In today’s world of insurance-driven health care, face time with the actual doctor is becoming more and more limited. Time to ask questions ⁠— let alone get an answer ⁠— is non-existent. It is no wonder the idiopathic scoliosis condition, a common spine condition often found in adolescents, is wrought with confusion and misinformation. Below are six interesting facts about scoliosis that the ScoliSMART doctors feel are important to know. Severe scoliosis can cause breathing problems, significant pain, nerve damage, leakage of spinal fluid, and difficulty with movement. If scoliosis can be diagnosed before the child has a growth spurt, the provider can determine a treatment plan that prevents a bigger curve from forming during times of growth. Scoliosis facts of common signs include uneven shoulders or hips, but it is generally, a painless condition that may go unnoticed until a routine exam or physical.

Scoliosis Facts Your Specialist Probably Isn’t Telling You

Fact #1

Small Curvature of the Spine Respond to Treatment Better Than Bigger Curves

It has become clear this knowledge isn’t used in clinical practice. The standard watch-and-wait method continues for a mild to moderate curvature of the spine. A success rate published by the doctors of ScoliSMART reported an impressive 93% success rate in curvatures less than 50 degrees. Get recommendations on how genetic testing is helping with early diagnosis and intervention sent directly to your email. If your child has a mild case of scoliosis, your healthcare provider may choose to monitor it over time and recommend regular checkups. When treatment is necessary, doctors recommend noninvasive treatments first, such as scoliosis braces, which we at ScoliSMART do not agree as the best course of action. For severe spinal curves, scoliosis surgery may be an option. Surgery to implant growing rods is used for younger children who are still growing, and spinal fusion is used for teens who are near the end of their growth period.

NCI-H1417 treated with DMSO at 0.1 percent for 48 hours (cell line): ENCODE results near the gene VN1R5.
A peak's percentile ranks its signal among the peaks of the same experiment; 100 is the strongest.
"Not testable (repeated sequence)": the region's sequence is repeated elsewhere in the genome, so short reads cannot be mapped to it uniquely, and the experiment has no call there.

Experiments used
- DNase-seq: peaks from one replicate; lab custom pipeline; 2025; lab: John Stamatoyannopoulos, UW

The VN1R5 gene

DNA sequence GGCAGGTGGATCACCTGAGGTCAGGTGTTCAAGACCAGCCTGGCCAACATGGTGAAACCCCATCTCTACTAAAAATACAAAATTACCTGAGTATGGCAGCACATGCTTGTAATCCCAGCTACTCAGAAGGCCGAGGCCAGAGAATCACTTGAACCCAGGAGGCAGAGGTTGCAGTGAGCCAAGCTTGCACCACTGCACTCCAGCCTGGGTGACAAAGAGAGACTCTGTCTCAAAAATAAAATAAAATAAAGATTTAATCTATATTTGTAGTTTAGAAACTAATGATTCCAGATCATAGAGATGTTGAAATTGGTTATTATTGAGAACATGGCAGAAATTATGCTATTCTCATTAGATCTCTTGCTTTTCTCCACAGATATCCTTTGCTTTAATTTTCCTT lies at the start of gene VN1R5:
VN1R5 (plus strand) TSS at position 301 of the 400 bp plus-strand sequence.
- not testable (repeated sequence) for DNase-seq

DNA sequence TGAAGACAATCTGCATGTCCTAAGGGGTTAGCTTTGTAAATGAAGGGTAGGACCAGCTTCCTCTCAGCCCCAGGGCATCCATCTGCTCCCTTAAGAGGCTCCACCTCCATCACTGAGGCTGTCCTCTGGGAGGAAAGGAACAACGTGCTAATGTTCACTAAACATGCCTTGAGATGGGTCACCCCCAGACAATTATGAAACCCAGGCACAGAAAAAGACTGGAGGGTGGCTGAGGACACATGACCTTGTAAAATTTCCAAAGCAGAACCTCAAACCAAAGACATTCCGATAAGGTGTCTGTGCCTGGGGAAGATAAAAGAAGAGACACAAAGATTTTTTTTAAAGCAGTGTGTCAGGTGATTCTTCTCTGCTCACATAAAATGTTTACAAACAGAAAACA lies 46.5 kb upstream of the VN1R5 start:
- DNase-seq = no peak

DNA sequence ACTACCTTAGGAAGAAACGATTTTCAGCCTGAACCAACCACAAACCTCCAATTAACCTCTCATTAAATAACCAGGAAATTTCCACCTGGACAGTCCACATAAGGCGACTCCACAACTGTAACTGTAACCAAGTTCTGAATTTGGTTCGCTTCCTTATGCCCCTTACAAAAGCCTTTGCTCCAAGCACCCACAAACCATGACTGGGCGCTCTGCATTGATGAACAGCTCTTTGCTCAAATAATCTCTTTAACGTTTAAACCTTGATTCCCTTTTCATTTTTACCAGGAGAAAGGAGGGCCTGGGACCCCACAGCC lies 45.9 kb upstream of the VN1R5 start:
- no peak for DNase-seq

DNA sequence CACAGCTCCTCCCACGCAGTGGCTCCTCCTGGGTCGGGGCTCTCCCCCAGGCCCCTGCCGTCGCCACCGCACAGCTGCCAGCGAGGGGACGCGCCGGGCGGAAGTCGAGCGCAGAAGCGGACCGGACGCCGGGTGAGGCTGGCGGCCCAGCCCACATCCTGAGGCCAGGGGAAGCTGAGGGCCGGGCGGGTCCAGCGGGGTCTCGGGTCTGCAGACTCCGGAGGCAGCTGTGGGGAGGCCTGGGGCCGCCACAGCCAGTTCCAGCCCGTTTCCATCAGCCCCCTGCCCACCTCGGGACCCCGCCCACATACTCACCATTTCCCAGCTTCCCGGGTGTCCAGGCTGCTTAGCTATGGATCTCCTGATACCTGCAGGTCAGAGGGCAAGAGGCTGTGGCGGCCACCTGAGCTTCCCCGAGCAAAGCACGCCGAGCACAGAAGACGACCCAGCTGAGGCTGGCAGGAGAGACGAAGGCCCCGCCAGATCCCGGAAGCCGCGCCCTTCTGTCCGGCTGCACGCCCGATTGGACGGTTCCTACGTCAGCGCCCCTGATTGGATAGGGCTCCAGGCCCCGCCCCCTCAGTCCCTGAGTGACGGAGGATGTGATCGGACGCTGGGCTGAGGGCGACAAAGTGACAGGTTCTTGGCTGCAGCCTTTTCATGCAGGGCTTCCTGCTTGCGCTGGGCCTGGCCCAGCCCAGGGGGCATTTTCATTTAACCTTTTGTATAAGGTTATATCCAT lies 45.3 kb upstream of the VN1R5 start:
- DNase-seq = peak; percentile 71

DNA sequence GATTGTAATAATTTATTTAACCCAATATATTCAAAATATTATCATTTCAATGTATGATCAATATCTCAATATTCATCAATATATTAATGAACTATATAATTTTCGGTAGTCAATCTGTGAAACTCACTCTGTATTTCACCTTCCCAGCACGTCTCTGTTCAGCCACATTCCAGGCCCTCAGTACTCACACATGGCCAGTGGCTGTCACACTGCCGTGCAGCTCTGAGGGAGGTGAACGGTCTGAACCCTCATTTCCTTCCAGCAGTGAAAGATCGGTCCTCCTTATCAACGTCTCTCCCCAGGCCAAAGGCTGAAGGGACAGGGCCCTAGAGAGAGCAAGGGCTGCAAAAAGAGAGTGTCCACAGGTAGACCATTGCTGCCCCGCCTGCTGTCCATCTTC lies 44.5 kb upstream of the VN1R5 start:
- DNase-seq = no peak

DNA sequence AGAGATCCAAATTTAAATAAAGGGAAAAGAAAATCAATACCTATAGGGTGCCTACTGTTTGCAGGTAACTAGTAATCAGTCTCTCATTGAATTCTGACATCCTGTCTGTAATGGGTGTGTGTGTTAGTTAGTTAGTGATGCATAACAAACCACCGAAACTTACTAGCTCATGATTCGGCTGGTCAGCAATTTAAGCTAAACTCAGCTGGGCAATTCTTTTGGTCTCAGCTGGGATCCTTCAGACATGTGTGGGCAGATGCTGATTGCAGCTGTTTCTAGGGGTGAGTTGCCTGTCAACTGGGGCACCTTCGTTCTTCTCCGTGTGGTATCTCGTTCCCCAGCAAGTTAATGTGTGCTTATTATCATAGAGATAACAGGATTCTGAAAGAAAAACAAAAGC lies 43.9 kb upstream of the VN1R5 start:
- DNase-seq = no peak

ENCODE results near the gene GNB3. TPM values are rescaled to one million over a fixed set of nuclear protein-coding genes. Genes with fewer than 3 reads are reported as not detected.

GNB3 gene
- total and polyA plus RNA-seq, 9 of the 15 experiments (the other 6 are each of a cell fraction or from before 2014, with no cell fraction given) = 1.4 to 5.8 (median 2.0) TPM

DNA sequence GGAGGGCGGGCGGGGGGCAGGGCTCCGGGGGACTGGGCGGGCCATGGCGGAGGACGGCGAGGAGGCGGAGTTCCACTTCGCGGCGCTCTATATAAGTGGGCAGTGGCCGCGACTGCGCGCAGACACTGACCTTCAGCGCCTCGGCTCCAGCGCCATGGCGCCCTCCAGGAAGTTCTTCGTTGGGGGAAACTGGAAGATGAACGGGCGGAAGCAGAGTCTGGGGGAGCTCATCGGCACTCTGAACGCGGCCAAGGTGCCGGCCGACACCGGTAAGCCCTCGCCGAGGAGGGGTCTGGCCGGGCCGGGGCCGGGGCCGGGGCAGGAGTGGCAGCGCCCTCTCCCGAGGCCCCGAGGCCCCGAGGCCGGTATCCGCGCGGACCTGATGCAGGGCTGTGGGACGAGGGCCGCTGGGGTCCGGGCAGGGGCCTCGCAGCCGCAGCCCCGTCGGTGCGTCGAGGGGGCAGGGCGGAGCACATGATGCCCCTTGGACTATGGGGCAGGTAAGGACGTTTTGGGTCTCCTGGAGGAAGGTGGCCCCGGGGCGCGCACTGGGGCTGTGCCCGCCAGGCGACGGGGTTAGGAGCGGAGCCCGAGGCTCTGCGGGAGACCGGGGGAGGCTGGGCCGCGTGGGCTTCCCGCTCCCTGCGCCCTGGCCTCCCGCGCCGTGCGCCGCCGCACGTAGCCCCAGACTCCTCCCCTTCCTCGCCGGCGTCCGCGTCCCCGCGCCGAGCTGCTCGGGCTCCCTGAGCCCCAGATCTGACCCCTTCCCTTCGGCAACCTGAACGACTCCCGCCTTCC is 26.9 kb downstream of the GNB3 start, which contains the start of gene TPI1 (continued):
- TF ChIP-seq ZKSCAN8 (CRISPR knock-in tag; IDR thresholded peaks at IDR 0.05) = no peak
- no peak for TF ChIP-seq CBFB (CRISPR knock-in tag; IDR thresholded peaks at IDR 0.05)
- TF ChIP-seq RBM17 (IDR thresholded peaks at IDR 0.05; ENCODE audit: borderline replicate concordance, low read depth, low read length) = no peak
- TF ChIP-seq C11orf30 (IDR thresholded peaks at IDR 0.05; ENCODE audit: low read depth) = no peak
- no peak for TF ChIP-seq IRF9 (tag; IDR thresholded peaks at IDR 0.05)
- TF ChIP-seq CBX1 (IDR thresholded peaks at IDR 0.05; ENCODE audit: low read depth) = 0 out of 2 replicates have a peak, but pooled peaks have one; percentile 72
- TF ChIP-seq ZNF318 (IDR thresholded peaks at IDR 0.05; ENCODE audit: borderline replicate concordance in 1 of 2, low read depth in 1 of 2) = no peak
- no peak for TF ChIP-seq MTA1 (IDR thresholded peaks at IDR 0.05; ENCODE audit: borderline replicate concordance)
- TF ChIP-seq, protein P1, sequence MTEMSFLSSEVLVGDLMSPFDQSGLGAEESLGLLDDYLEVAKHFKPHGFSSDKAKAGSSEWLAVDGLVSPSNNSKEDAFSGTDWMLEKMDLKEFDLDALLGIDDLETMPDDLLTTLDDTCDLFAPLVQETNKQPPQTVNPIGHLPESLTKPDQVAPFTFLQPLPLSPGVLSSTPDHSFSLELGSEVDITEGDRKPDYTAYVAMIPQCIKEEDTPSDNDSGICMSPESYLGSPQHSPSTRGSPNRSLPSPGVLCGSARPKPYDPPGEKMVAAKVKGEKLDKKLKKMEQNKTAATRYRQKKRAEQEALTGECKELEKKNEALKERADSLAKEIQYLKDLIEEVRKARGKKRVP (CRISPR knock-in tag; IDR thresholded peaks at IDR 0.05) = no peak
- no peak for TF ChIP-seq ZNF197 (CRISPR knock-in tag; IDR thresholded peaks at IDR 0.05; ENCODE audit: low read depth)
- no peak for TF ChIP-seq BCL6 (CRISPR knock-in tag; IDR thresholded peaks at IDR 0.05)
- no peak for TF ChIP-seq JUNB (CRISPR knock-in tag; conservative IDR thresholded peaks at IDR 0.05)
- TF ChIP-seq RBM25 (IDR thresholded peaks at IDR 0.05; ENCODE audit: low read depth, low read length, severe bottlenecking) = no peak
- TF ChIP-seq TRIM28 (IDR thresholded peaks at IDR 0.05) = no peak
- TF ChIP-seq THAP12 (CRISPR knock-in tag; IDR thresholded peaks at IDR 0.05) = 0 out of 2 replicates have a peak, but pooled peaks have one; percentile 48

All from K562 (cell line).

Identical Twins Scoliosis Success Story

“Early-stage intervention seems to be a critical but underutilized strategy.”

Clayton J. Stitzel DC

CEO, ScoliSMART

Fact #2

Back Brace Can Make the Rib Hump Worse

The concept of rigid braces has been around since 1575. The brace designs have improved since that time, the idea of temporary forced “correction” with the brace has not.

It is essential to understand that back braces do not apply their compressive force to the spine. The forces must travel through the soft tissue, intestines, and rib cage to push the spine curves into a straighter position. The rib cage (being round) flattens out the angle of the ribs, even more, when compressed. It increases the very hump it is supposed to prevent.

Treatment with braces is one of the options that most limit patients’ everyday activities.

Scoliosis-bracing-constricts-breathing-and-may-increase-the-rib-hump

Fact #3

Scoliosis Can, and Often Does, Progress in Adulthood

Many patients are misinformed that their curve will not worsen after they finish growing—people with curves less than 30 degrees may be true before menopause. But, curves over 30 degrees have a 68% risk of slow and steady curve progression in adulthood (especially as they approach menopause). Many patients try physical therapy with little or no success.

This risk of adulthood curve progression can be reduced with rehabilitation. For example, the Adult ScoliSMART Boot Camp or ScoliSMART Activity Suit. also maintains healthy bone metabolism with Scoli StrongBone Formula.

This is a lifelong journey for many adults.

Scoliosis Can, and Often Does, Progress in Adulthood

Fact #4

Idiopathic Scoliosis = Family Genetics

  • Recent research breakthroughs conducted by ScoliSMART have uncovered 28 functional genomic variant groups. These may be the root cause of adolescent idiopathic scoliosis. Genetic variants affect the bodies ability to make critical compounds, including:
  • enzymes
  • vitamin absorption at the cellular levels,
  • and even normal neurotransmitter/hormone production.
Scoli Fact-7

Click on the Scoli-Fact to see the rest of the Scoliosis Facts!